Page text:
• Creating common understandings of terms, concepts and processes that will be explored in the CoP
  • Reviewing the intention of the CoP, and creating opportunities for members to set their own intentions
  • Identifying strategies to improve the trust and connectivity of the CoP members
  • Define the roles and structures of the CoP
  • Time for members to explore what technologies will be used in the CoP
  • Finalise and publicise a community calendar of events
  • Design and deliver synchronous and asynchronous events and activities
  • Set up communication channels (news, announcements, newsletters, integration with face-to-face meetings, etc.).

For those joining at a later stage it will be important to:

  • Give clarity on how new members become part of the group
  • Welcoming them and help them feel part of the community
  • Ensuring that they know the CoPs structure, vision, mission, goals (e.g. in a charter)
  • Help them building relationships with others by ensuring that they know which activities and events which they can join

The onboarding process is never complete because communities evolve with time.  As the community changes and your domain of focus changes, your onboarding process must also reflect the change.

4.3 Facilitating Meetings

It is usually necessary to have one person act as facilitator of initial meetings. Once Communities of Practice are up and running, and members have gained experience in organising communication, facilitation may also be rotated as long as there is someone facilitating and holding the space in each meeting, or for each section of the event.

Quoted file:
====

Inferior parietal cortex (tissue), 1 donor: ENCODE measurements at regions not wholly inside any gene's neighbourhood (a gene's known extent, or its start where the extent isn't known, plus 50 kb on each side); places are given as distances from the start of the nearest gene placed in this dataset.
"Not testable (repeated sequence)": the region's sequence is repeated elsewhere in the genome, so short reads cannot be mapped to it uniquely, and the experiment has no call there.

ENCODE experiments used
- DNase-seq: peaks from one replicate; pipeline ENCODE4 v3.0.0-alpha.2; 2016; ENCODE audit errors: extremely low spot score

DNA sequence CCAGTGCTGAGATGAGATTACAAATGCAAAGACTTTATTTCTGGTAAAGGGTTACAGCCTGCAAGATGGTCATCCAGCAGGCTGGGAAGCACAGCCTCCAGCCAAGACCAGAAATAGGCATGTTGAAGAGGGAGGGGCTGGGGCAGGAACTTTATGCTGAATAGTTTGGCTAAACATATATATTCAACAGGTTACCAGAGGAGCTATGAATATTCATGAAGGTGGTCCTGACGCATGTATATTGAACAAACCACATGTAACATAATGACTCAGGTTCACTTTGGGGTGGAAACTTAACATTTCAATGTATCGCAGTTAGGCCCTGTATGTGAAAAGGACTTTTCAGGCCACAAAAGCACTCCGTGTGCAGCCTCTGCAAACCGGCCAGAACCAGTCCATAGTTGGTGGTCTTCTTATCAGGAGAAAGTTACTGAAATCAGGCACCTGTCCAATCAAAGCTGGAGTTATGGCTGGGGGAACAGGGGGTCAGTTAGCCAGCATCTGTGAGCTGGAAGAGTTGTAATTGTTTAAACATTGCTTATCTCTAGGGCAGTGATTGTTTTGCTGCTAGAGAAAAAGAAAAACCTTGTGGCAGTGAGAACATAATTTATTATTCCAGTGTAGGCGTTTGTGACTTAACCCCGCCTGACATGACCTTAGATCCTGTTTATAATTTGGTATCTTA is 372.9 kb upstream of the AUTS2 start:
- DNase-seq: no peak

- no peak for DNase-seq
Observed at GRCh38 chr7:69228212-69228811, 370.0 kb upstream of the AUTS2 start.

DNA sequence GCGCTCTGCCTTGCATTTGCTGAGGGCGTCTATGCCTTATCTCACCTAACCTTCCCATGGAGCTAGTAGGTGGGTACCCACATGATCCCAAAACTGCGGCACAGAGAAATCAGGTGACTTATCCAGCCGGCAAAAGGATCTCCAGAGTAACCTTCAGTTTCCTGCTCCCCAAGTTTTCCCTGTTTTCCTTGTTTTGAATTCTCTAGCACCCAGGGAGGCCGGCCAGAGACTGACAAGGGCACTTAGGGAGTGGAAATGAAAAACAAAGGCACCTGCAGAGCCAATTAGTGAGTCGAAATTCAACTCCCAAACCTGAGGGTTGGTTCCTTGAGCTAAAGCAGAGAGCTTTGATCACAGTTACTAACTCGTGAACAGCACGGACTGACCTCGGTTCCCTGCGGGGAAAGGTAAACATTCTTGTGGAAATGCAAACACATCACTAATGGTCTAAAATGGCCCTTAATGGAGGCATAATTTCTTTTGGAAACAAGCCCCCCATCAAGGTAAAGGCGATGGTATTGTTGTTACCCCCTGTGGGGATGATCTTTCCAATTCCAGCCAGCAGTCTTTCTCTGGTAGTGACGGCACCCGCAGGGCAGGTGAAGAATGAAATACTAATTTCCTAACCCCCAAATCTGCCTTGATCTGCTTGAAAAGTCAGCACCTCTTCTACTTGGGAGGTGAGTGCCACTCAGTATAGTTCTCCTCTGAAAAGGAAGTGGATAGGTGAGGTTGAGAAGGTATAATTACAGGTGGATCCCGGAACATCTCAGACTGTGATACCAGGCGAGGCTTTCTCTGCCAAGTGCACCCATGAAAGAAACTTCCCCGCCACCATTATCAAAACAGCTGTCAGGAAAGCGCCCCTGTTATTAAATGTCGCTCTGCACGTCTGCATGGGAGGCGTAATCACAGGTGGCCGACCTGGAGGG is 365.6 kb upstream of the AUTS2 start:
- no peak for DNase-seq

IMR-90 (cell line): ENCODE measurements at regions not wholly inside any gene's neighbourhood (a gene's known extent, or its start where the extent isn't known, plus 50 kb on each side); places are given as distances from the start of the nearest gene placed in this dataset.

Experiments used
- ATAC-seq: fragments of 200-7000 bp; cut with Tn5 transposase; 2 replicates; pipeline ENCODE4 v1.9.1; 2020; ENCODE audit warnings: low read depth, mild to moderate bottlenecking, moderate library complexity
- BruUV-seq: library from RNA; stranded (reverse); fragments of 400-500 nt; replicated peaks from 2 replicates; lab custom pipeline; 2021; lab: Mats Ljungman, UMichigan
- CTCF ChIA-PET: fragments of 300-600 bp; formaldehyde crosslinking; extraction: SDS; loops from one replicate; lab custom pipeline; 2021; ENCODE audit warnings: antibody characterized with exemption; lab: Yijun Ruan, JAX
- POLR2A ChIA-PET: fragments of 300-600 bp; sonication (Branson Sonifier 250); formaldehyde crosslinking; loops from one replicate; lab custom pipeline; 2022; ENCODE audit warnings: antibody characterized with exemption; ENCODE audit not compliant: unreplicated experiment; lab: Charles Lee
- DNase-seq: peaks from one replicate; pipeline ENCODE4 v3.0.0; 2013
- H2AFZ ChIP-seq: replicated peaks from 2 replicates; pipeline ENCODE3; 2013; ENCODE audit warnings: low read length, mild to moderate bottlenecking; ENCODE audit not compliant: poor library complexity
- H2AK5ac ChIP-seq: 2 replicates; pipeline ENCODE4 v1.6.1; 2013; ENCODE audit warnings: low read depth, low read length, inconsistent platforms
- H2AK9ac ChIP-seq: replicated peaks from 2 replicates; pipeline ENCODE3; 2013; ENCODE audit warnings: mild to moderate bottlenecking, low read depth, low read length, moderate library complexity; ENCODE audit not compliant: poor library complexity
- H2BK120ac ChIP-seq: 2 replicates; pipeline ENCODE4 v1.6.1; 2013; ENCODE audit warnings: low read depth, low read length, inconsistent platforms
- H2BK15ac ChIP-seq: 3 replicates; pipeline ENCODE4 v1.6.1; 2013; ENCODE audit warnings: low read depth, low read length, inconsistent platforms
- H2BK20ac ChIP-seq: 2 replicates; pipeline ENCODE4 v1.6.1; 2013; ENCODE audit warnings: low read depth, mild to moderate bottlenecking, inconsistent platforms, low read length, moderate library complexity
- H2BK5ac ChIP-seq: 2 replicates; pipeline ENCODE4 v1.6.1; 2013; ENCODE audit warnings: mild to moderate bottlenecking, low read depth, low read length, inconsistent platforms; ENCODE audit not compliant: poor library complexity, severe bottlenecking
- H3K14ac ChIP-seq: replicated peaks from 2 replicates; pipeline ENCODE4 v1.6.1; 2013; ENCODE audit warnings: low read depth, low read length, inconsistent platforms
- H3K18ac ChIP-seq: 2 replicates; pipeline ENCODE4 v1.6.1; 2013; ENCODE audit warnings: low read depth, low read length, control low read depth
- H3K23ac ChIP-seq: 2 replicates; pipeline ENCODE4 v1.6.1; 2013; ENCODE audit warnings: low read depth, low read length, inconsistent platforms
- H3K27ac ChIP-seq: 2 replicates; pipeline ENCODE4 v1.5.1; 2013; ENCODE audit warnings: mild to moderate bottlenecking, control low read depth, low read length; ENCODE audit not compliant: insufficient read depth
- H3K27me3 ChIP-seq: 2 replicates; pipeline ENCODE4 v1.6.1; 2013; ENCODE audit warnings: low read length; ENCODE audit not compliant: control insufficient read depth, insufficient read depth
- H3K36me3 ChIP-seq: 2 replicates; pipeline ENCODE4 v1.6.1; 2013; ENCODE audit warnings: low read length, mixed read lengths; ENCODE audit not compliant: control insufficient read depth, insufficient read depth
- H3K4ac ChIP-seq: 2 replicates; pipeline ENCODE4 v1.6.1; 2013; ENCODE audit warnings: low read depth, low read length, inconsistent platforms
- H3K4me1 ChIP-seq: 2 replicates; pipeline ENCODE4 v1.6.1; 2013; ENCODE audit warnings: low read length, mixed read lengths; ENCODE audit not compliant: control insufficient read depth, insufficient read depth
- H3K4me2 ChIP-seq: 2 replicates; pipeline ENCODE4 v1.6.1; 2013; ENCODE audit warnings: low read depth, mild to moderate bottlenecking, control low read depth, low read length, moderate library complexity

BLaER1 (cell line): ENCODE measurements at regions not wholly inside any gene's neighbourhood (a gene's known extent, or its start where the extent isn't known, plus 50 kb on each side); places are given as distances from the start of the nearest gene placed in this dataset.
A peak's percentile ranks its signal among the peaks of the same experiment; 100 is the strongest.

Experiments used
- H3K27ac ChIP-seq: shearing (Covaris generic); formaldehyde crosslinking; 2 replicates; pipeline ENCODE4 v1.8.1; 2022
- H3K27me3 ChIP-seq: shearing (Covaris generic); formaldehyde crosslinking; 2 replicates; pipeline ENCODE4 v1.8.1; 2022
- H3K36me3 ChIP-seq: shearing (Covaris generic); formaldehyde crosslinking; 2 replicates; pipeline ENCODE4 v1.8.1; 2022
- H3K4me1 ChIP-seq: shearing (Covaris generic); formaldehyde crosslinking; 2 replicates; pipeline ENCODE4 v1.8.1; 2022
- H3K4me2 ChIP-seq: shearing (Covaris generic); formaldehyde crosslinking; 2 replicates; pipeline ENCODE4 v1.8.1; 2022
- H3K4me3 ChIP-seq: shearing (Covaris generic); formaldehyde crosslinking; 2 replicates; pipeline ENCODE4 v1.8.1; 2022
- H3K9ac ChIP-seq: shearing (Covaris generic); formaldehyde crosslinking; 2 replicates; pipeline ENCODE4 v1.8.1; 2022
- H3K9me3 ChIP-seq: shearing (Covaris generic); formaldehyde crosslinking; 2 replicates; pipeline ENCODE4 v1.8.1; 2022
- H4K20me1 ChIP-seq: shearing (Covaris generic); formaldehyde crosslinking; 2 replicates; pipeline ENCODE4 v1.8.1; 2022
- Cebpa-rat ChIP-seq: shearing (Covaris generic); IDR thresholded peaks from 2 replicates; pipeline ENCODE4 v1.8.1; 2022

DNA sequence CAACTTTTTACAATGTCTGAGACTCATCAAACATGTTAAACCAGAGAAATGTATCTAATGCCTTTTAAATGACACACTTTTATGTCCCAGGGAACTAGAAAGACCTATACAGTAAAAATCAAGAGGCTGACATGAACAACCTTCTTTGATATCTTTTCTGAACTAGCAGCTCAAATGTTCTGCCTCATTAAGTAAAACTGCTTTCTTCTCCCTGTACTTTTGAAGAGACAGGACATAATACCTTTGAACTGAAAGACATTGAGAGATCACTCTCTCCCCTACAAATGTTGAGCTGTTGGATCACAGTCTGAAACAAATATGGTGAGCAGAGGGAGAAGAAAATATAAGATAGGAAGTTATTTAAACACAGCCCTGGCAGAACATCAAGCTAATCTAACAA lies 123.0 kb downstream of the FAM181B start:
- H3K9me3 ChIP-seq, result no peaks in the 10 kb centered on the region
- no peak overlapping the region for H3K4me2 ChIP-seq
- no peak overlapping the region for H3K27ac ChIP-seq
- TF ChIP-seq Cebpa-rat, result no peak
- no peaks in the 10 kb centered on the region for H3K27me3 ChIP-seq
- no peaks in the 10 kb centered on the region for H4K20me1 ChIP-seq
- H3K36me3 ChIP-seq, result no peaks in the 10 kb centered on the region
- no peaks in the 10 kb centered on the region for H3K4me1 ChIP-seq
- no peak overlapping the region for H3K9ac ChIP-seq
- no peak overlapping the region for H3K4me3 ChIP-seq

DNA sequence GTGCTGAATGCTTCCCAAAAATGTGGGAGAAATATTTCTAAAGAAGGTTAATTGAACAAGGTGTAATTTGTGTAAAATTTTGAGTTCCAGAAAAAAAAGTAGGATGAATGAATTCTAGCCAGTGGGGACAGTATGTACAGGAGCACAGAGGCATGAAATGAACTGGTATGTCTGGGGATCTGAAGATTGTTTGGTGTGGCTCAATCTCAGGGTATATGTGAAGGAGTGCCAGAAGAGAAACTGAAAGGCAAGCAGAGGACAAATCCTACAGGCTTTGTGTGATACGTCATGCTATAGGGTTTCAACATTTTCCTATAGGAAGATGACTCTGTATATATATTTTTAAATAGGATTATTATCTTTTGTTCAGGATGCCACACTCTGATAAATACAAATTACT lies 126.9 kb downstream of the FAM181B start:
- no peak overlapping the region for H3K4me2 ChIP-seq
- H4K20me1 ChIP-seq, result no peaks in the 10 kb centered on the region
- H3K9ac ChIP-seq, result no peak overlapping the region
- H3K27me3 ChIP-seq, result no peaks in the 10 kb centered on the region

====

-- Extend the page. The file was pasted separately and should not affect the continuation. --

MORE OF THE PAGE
Encouraging and supporting the rotation of facilitation ensures a broader spectrum of skills and expertise are shared and allows for a variation in leadership styles and values to be expressed.

Facilitation Tools

There are great resources on the Training for Change site including:

There are a number of tips for facilitating zoom meetings here:

Facilitating hybrid groups online i.e. when there is a mix of individuals and groups attending online (groups being with each other and sharing one screen:

Meeting facilitation - no magic method

Holding Change by Adrienne Maree Brown, author of Emergent Strategy

Considerations for Transformative CoPs

Inclusive language

Within international communities, it is important to be aware of and deal with language barriers and to regularly employ tools that do not rely on language proficiency. Within professionally-mixed communities, it is important to prevent the use of jargon to impede effective communication. It is important to regularly check if language barriers hamper communication and understanding.